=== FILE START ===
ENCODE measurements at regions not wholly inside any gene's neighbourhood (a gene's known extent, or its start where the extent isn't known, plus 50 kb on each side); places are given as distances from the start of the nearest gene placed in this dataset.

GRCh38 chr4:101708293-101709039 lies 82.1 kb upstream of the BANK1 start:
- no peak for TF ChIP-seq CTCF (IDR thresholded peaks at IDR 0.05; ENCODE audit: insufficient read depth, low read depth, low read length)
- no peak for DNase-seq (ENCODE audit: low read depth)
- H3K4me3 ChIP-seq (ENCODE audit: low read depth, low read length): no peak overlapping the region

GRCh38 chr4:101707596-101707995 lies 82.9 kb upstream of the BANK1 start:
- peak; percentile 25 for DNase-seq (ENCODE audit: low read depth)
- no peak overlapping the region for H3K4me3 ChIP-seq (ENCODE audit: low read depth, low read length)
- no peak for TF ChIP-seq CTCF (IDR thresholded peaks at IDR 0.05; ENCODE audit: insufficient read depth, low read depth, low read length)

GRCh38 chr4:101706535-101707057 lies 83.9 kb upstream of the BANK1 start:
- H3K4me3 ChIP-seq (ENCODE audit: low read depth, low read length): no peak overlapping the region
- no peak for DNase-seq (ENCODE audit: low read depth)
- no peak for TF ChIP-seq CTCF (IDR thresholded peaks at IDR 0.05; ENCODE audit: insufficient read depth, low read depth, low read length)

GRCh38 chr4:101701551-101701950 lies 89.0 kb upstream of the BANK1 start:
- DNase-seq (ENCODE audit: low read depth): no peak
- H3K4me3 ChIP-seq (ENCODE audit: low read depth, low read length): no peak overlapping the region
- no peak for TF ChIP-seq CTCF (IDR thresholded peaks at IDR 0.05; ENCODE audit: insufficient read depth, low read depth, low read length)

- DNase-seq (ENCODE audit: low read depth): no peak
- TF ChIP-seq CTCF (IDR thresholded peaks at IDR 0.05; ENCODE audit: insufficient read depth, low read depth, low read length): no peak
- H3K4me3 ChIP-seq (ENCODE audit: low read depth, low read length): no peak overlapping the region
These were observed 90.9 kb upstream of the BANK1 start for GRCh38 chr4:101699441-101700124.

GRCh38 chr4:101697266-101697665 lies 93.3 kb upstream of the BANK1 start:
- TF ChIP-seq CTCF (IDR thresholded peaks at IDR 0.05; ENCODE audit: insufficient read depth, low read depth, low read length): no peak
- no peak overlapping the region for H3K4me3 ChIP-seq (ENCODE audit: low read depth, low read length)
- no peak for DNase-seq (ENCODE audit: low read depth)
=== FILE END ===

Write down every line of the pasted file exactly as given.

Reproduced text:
ENCODE measurements at regions not wholly inside any gene's neighbourhood (a gene's known extent, or its start where the extent isn't known, plus 50 kb on each side); places are given as distances from the start of the nearest gene placed in this dataset.

GRCh38 chr4:101708293-101709039 lies 82.1 kb upstream of the BANK1 start:
- no peak for TF ChIP-seq CTCF (IDR thresholded peaks at IDR 0.05; ENCODE audit: insufficient read depth, low read depth, low read length)
- no peak for DNase-seq (ENCODE audit: low read depth)
- H3K4me3 ChIP-seq (ENCODE audit: low read depth, low read length): no peak overlapping the region

GRCh38 chr4:101707596-101707995 lies 82.9 kb upstream of the BANK1 start:
- peak; percentile 25 for DNase-seq (ENCODE audit: low read depth)
- no peak overlapping the region for H3K4me3 ChIP-seq (ENCODE audit: low read depth, low read length)
- no peak for TF ChIP-seq CTCF (IDR thresholded peaks at IDR 0.05; ENCODE audit: insufficient read depth, low read depth, low read length)

GRCh38 chr4:101706535-101707057 lies 83.9 kb upstream of the BANK1 start:
- H3K4me3 ChIP-seq (ENCODE audit: low read depth, low read length): no peak overlapping the region
- no peak for DNase-seq (ENCODE audit: low read depth)
- no peak for TF ChIP-seq CTCF (IDR thresholded peaks at IDR 0.05; ENCODE audit: insufficient read depth, low read depth, low read length)

GRCh38 chr4:101701551-101701950 lies 89.0 kb upstream of the BANK1 start:
- DNase-seq (ENCODE audit: low read depth): no peak
- H3K4me3 ChIP-seq (ENCODE audit: low read depth, low read length): no peak overlapping the region
- no peak for TF ChIP-seq CTCF (IDR thresholded peaks at IDR 0.05; ENCODE audit: insufficient read depth, low read depth, low read length)

- DNase-seq (ENCODE audit: low read depth): no peak
- TF ChIP-seq CTCF (IDR thresholded peaks at IDR 0.05; ENCODE audit: insufficient read depth, low read depth, low read length): no peak
- H3K4me3 ChIP-seq (ENCODE audit: low read depth, low read length): no peak overlapping the region
These were observed 90.9 kb upstream of the BANK1 start for GRCh38 chr4:101699441-101700124.

GRCh38 chr4:101697266-101697665 lies 93.3 kb upstream of the BANK1 start:
- TF ChIP-seq CTCF (IDR thresholded peaks at IDR 0.05; ENCODE audit: insufficient read depth, low read depth, low read length): no peak
- no peak overlapping the region for H3K4me3 ChIP-seq (ENCODE audit: low read depth, low read length)
- no peak for DNase-seq (ENCODE audit: low read depth)